Wakuraonsen to Takayama
Today we have a transfer by minibus to Takayama since it is 100 miles and maybe not as interesting landscape on bicycle route. However I found it interesting on the bus. We passed through valleys and plains with rice fields, more rice fields and even more rice fields. The fields were in all states of production from fallow to almost ready for harvesting and we saw a lot of mechanical planting. I would just like to see a harvester in operation. One major feature this morning was the tunnels. We went through over 50 tunnels ranging from 25m to 9km inter spaced by gaps of 200m to 20k. Whilst this is great on the bus it is a nightmare for cycling and we are glad of the transfer. Later we could see snow on the mountains and ski runs weaving down the hillsides between the trees which are in rich abundance in this lush country. The trees are hardwood. softwood and some bamboo, which must be one of the most versatile timbers on earth. It can be used for drain pipes, gutters, scaffolding, decking hand rails, fencing etc etc. The area reminds me of the Alps. The infrastructure
Do you like my gloves?
in Japan is marvellous, I am amazed at the quality of roads here having seen only two minor potholes in four days. Most Tarmac is smooth and main roads all have a lined margin at the side with drivers giving us a decent amount of space. The service station we called at was spick and span and did not rip us off. I am never calling at Charnock Richard services (near Preston) ever again. As I wrote this we are going through another 6 Km tunnel, I think I am getting tunnel sickness. We passed through a toll booth before the tunnels but it was only shrapnel that was handed over, about 2s 6d 3 farthings I think? One cannot help but notice how the Japanese love uniforms, which I agree with, school children for a start and hotel staff and the bus drivers all wear black trousers, long sleeved which shirt with the cuffs turned up and white gloves. My fingers are that big I have to be careful here, I just pressed an s instead if w when I described the gloves.
Takayama is a big city with a very interesting city centre with the usual shops
and museums etc. A small group of us had a light lunch if toast with jam,cake and coffee. Very Western and very nice with thick bread lightly done by a lady speaking quite good English and was asking us questions to improve her knowledge. Later we got out our bikes and did a 25k ride around the outer edge of the city in 22 degrees and sunshine. Our first call after a serious climb was at a museum of some 300-400 year old buildings and artifacts. Of interest was a large house with a massive thick thatch roof below which was a thin bamboo lattice on a round timber frame held together with ropes and twisted sticks. An old sawmill that showed how they split timber roof shingles with a long blade and mallet also planks cut with a short pull saw. The rest of the journey took us through nurseries for vegetables and salads plus rice cultivation in plastic greenhouses from seed ready for planting by machine. Finally a long run on a cycleway by the river, where one rider behind the pack hit a bollard and fell off. No bones were broken but the helmet was split, a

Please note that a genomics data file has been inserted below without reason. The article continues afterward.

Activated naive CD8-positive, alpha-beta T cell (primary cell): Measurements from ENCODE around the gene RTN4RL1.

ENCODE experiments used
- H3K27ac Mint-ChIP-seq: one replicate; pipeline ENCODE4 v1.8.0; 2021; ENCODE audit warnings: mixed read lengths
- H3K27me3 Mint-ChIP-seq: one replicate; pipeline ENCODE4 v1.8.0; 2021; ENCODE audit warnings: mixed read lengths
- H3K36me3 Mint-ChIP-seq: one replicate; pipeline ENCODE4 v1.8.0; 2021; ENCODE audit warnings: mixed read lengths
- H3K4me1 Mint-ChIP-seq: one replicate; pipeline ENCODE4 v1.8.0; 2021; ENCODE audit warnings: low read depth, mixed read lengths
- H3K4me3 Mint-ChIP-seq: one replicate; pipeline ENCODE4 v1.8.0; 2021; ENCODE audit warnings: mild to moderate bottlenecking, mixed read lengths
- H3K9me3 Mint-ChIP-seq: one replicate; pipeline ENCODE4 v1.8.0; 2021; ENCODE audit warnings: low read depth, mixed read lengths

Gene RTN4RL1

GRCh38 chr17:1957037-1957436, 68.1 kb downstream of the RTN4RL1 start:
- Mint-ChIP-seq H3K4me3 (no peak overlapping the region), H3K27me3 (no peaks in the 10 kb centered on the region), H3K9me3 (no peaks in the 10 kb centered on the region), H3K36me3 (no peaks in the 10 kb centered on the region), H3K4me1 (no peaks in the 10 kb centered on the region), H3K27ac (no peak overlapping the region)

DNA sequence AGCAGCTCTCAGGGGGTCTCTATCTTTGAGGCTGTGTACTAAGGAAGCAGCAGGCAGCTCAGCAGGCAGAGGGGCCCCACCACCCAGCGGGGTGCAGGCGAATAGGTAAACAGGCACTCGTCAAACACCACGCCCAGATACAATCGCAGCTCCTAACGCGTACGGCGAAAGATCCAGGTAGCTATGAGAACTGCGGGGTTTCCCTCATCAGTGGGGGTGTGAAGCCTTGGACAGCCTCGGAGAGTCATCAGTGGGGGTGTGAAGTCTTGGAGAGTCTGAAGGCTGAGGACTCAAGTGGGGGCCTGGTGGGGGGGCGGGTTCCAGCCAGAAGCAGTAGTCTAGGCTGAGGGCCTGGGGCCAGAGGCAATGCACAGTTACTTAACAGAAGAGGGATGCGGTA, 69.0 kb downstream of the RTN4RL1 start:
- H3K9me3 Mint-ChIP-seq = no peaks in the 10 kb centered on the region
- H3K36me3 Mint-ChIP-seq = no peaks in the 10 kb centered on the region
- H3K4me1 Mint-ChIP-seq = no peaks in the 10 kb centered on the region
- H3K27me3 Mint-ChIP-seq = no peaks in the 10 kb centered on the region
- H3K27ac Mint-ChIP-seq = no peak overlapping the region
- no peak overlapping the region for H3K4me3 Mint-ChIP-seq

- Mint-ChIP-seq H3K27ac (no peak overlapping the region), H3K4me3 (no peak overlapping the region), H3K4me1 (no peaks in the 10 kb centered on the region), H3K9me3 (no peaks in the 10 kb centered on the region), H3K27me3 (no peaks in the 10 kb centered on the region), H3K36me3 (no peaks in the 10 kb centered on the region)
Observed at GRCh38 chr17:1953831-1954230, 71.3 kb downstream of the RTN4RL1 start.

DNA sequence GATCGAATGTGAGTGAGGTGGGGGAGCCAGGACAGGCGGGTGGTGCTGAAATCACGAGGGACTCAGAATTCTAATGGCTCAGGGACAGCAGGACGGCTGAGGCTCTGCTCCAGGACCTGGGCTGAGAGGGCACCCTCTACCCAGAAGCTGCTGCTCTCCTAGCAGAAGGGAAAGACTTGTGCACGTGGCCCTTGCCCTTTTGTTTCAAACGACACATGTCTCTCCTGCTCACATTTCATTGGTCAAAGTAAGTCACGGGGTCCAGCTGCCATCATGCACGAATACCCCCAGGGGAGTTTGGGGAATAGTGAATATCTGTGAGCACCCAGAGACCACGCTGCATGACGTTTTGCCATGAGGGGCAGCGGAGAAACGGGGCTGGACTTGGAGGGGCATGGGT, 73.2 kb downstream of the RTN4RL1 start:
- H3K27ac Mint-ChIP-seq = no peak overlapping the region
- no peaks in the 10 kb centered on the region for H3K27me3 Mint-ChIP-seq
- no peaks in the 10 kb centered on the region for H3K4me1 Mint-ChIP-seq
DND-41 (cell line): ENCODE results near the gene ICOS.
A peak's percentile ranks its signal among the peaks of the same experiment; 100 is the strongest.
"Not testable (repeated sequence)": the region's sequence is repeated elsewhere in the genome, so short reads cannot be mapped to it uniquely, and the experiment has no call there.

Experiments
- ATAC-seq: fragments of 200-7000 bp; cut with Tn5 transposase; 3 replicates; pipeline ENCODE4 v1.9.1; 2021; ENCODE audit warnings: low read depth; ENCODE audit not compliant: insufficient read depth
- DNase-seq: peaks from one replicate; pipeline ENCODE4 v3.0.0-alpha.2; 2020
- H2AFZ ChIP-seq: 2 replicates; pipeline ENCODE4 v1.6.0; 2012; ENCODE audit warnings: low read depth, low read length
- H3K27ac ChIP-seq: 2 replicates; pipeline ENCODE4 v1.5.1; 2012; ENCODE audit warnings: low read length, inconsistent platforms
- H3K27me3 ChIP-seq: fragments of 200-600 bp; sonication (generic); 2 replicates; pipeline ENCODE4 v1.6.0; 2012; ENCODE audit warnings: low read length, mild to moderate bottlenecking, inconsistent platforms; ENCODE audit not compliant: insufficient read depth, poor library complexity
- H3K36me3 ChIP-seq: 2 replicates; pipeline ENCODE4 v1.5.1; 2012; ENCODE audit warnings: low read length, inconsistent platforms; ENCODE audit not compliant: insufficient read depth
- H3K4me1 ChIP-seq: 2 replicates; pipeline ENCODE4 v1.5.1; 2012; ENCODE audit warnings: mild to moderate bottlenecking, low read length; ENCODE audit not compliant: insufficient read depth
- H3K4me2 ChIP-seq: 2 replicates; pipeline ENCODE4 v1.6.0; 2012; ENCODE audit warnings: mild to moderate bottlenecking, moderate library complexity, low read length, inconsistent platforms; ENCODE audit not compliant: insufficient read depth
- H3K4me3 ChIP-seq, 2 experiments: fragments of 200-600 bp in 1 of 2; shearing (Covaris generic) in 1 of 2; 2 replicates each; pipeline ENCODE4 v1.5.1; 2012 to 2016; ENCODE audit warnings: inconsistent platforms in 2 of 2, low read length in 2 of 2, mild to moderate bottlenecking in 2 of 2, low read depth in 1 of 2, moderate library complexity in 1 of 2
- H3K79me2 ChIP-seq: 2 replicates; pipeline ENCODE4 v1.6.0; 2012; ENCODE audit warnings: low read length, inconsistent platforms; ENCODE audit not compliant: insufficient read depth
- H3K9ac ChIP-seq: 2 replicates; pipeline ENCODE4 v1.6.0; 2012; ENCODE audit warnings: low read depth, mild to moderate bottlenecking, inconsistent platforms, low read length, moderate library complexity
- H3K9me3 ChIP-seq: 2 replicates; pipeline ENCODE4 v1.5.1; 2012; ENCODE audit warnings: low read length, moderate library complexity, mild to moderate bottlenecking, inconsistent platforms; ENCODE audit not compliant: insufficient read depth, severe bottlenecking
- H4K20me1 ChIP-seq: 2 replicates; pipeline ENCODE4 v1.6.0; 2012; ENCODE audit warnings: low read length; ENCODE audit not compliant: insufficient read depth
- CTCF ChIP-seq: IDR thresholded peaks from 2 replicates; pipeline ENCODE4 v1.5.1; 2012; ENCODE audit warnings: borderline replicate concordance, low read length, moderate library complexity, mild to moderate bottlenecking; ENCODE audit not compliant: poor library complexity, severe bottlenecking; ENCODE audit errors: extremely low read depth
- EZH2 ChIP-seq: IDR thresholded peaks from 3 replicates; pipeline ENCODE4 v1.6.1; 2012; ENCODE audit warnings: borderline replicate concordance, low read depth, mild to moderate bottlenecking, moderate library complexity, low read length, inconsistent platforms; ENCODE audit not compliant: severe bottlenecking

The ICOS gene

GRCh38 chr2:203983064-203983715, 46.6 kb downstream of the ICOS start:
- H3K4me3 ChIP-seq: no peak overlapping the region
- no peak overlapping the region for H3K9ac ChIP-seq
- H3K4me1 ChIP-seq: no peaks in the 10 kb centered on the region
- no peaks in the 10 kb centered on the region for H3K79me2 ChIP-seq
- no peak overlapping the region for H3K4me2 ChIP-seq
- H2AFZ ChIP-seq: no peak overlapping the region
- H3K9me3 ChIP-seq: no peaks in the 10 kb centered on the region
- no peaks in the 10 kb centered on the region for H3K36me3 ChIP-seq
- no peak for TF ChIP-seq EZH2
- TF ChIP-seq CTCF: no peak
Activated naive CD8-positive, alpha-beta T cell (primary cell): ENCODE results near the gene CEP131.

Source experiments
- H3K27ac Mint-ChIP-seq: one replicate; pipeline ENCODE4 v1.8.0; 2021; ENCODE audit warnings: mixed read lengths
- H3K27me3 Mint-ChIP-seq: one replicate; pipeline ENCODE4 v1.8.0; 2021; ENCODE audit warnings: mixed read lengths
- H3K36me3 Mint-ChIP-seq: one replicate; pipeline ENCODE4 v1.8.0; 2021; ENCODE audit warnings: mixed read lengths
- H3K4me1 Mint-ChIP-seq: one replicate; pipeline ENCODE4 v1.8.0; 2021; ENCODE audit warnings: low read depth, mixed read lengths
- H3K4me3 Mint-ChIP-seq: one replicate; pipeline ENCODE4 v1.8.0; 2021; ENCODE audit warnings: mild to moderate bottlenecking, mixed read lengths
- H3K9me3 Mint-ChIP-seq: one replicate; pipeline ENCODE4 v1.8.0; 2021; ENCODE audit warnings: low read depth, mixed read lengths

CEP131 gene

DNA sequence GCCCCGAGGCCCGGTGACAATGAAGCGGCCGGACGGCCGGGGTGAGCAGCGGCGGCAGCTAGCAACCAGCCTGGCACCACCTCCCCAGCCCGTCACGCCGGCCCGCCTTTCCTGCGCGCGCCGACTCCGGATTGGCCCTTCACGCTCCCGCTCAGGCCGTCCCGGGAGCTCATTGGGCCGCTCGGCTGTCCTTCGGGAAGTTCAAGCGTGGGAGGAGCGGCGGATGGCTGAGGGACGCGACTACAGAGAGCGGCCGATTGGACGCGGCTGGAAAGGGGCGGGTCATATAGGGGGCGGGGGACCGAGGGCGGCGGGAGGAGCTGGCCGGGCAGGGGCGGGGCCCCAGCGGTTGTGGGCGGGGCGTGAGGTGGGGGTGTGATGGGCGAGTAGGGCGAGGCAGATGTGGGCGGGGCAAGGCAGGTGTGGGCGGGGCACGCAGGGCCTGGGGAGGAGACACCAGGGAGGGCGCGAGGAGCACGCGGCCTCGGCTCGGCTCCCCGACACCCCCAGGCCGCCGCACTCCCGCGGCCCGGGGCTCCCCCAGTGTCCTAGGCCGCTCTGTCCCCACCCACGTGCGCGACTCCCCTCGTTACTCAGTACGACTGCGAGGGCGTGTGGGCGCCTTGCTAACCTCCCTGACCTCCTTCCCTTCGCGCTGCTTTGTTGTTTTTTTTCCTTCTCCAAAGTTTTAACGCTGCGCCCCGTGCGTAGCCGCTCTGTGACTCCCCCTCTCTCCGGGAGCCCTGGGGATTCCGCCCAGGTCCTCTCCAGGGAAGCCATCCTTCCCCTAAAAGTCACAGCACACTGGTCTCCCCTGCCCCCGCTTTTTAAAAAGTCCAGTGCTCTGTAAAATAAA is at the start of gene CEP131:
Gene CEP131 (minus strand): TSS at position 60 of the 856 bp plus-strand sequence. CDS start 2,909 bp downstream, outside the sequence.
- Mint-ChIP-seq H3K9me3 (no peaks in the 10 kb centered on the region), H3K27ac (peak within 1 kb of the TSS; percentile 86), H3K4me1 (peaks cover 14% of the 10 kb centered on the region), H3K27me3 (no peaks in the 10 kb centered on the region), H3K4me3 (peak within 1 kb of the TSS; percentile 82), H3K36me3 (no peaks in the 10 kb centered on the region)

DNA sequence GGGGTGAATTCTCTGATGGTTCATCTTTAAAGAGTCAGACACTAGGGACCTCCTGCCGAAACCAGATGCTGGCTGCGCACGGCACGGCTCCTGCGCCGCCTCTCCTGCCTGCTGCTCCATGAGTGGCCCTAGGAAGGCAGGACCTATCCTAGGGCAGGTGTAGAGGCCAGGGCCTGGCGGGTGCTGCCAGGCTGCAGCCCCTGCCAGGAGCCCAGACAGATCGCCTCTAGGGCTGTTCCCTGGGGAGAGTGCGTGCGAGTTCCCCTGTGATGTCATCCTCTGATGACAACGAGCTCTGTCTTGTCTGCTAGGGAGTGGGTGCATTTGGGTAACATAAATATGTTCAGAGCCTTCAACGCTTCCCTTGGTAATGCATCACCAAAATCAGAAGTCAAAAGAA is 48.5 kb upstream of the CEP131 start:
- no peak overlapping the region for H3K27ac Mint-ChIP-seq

I love the toilets.
Electrically warmed seat. Jet spray.
grazed and bruised elbow and slight concussion. A night in the hotel and a banana and feeling much better. The group split for evening meal between beef and pork. The pork was really good with a dark brown sauce, veg and the obligatory soup. Good stuff. Early bed for s big climb to 2,800 metres tomorrow on the pass which is banned to traffic and was only opened yesterday after the winter. I have still not got over the fact that television programmes throughout the world are pretty poor. Japan is no exception. Silly game shows, sumo wrestling non stop and staff coasting the streets in sill hats interviewing people. Oh! Not forgetting the politicians smiling and bowing. Come back the BBC.
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